About the paint. Orig­i­nally when it left the factory, this 340 ’Cuda rolled off the as­sem­bly line fin­ished in Snow White. As far as Vin­cent knows, it got the Sassy Grass Green paint at some point in the late 1990s. In Vin­cent’s words, af­ter his care­ful at­ten­tion it’s a good driver-qual­ity paintjob. As the pho­tos clearly show, with his at­ten­tion to de­tail, it’s much more than that. But it’s not too nice for when his mom takes it for gro­ceries.

About be­ing a three E-body fam­ily, here’s what Vin­cent has to say. “As for own­ing three E-bod­ies, it’s pretty amaz­ing when you take them all out for a drive. It re­ally draws in at­ten­tion, or if you tell some­one you have three ’Cu­das they usu­ally don’t be­lieve you. But now we’re down to two. I sold my 440 Six-pack ’73 ’Cuda. But it was fun while it lasted.”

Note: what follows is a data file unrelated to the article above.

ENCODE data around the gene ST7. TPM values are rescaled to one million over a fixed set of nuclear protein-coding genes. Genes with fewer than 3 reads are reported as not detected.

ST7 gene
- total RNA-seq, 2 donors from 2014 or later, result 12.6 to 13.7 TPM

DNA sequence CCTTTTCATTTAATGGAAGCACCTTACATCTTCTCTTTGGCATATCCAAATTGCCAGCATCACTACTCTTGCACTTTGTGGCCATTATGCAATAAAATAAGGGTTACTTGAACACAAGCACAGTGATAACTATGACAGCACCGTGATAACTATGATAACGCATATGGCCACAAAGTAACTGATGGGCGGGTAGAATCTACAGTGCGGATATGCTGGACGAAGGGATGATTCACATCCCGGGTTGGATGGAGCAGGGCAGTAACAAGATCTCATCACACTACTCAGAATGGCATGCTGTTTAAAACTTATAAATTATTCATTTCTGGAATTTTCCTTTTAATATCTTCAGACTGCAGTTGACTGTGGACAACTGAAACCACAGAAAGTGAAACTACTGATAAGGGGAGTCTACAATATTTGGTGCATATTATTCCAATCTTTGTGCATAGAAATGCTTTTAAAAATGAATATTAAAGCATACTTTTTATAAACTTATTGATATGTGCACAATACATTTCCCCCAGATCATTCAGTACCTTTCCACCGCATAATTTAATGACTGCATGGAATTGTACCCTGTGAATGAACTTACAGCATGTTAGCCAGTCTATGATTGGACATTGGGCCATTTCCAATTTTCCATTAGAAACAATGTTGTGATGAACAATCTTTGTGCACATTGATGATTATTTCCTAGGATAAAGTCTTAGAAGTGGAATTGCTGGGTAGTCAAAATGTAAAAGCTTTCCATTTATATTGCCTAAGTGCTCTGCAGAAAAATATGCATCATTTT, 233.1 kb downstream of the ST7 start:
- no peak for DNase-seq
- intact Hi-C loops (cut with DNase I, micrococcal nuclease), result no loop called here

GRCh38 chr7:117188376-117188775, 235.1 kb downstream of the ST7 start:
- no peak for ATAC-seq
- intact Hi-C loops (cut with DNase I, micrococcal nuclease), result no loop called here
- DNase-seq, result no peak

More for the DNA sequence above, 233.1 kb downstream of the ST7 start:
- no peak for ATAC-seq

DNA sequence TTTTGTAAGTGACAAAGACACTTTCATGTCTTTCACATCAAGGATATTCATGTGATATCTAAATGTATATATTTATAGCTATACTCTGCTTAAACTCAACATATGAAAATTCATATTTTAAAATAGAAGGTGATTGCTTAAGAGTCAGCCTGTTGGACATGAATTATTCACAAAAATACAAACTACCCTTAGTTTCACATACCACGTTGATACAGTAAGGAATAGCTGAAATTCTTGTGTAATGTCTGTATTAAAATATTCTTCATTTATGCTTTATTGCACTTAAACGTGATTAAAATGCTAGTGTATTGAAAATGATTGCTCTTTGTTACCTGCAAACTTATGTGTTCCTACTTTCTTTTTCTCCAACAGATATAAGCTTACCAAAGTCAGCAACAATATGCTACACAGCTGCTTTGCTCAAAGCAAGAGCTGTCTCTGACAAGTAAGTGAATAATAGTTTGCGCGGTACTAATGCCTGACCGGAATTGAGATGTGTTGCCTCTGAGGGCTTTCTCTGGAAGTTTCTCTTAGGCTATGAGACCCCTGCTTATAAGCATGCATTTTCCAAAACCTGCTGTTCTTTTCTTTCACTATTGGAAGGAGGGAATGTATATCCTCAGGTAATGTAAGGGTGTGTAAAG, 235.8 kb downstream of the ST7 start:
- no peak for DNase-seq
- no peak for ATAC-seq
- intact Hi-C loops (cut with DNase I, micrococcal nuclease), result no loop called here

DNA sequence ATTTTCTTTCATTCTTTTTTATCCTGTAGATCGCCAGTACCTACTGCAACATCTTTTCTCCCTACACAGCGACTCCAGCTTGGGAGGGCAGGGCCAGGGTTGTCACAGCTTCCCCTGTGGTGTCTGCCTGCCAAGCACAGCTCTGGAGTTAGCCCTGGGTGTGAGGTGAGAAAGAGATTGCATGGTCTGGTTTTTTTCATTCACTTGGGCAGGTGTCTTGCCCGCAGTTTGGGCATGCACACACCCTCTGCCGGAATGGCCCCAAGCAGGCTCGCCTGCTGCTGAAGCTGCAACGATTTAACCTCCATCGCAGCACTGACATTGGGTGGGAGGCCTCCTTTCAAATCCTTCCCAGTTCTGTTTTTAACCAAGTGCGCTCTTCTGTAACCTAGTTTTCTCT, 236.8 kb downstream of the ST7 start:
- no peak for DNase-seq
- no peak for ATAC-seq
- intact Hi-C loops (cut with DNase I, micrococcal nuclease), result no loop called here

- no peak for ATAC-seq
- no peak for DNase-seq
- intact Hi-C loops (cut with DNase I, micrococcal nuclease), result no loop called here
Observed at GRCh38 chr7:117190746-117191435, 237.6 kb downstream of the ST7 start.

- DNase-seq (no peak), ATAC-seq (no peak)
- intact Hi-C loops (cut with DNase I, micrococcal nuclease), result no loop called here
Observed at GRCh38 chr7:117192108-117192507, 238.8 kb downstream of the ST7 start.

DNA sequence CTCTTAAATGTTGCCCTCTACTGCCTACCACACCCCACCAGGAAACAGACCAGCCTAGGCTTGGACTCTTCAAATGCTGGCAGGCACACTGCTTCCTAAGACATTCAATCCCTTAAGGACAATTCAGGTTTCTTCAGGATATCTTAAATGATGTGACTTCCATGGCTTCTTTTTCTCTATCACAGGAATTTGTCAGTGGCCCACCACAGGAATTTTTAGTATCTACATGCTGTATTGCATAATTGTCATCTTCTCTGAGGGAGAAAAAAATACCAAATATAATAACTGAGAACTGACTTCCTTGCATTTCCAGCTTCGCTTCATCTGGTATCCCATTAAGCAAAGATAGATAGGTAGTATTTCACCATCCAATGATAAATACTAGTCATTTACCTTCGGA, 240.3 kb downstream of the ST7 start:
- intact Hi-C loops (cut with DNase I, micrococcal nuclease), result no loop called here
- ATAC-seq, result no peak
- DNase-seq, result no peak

Over time, since our first stu­dio shoot in 2010, the fam­ily has branched out, but on two wheels rather than four, tak­ing over the op­er­a­tion of The Cy­clist, a bike shop in Costa Mesa. Michelle and Colt are fixtures at the shop. And John has re­launched the line of Amer­i­can Flyer bikes, a leader in the mo­tor­ized ebike cat­e­gory, build­ing a na­tion­wide net­work of deal­ers. And it shouldn’t sur­prise any­one that John fol­lows in his fa­ther’s phil­an­thropic foot­steps and his mantra, “learn, earn, and re­turn,” as the shop and Amer­i­can Flyer do­nates bikes for kids at risk and in need.

But at their core, the Mar­co­nis are a dyed-in-the-wool Mopar fam­ily like few oth­ers. And rather than just restor­ing and dis­play­ing their cars, when they walk down to the garage, they’d much rather take the cov­ers off of one of their ’Cu­das and hit the road. Given that we live in Cal­i­for­nia, al­most any day is good for that.